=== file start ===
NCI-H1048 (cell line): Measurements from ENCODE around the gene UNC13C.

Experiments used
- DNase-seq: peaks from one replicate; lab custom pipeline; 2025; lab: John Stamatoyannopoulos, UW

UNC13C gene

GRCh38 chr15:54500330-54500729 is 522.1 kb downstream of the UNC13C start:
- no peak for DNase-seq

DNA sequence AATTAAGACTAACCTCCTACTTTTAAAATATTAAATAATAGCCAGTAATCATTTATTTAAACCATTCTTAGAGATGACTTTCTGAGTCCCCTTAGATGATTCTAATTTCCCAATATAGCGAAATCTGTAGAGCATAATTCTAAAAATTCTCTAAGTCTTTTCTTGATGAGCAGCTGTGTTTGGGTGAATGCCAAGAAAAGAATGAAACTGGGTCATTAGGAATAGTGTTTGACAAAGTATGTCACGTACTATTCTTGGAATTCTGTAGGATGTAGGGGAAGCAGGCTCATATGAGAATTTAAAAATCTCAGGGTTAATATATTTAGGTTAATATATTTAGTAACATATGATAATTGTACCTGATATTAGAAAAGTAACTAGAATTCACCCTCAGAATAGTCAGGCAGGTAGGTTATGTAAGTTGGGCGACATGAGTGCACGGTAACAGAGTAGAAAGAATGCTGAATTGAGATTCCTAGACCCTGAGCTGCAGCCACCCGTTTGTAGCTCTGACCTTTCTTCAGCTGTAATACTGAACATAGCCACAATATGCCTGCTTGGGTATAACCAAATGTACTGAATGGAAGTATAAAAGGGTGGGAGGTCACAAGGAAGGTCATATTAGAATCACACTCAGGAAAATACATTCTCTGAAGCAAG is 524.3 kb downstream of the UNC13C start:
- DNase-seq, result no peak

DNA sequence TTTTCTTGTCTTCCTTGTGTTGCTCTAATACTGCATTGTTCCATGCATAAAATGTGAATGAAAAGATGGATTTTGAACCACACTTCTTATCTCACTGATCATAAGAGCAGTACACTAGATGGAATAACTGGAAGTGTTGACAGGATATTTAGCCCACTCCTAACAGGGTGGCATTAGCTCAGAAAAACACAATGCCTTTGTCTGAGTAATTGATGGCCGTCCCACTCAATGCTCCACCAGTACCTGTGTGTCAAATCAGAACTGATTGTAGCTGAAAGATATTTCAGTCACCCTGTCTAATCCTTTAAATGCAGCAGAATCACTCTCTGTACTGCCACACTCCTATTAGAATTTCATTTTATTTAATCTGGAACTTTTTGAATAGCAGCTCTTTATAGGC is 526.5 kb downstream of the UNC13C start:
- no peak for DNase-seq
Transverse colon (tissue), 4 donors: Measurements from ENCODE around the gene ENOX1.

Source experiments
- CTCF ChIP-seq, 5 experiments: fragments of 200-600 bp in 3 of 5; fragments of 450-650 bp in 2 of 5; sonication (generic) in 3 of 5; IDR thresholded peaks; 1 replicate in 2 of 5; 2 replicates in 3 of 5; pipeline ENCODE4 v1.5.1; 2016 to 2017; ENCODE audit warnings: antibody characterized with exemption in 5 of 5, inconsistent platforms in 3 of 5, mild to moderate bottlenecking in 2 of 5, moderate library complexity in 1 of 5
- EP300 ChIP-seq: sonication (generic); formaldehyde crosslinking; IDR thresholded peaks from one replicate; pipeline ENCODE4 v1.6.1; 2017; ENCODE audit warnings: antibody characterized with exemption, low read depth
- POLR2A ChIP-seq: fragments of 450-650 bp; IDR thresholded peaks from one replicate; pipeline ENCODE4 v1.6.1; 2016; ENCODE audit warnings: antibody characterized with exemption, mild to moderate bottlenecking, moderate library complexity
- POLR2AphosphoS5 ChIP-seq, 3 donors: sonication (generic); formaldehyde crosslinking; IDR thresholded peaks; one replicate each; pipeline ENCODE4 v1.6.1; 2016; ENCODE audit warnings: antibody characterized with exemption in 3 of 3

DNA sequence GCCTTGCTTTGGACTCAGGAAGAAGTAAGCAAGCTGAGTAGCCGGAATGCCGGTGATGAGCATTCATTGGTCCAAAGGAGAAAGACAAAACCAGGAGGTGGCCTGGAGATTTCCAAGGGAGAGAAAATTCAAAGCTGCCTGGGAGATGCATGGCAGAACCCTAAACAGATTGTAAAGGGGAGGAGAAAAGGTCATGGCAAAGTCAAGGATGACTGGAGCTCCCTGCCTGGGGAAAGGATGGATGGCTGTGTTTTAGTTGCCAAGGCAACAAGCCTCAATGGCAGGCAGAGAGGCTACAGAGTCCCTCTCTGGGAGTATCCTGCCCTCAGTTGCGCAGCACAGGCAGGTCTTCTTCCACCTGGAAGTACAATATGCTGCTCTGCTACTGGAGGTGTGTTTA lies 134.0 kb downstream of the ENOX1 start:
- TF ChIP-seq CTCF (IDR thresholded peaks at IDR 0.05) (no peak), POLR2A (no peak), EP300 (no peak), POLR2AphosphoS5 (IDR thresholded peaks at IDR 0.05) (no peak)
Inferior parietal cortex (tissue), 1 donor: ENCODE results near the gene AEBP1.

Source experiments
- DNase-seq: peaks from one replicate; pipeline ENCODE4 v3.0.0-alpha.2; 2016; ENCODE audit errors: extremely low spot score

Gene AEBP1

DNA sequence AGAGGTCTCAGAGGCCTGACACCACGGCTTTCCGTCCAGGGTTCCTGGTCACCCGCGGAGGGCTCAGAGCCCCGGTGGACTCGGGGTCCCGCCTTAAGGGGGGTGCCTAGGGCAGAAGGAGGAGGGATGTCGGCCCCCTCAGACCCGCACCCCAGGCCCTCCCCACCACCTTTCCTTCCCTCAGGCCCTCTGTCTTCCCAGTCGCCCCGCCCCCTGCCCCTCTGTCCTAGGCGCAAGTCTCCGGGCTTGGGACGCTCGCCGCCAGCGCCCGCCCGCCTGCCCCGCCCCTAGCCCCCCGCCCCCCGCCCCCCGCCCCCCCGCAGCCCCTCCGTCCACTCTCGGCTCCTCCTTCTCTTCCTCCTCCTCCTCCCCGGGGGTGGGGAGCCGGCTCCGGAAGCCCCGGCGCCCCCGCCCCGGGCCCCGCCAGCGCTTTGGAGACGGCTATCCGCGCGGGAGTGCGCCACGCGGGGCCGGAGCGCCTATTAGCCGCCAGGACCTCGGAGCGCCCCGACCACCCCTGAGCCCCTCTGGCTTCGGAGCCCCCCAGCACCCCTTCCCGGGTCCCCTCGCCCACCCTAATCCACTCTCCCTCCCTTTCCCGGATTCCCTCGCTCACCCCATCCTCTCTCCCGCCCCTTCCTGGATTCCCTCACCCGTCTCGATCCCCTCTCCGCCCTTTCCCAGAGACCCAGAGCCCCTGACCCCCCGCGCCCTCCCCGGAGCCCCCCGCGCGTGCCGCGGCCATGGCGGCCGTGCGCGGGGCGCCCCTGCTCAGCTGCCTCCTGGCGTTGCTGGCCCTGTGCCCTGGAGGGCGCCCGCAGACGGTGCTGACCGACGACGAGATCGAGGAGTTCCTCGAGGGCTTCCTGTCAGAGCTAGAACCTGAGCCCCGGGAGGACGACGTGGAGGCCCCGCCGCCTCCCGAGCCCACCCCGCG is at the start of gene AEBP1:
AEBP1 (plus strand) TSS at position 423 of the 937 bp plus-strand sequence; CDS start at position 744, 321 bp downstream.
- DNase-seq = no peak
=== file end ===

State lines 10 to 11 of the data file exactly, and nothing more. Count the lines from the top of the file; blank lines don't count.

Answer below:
- no peak for DNase-seq
Transverse colon (tissue), 4 donors: Measurements from ENCODE around the gene ENOX1.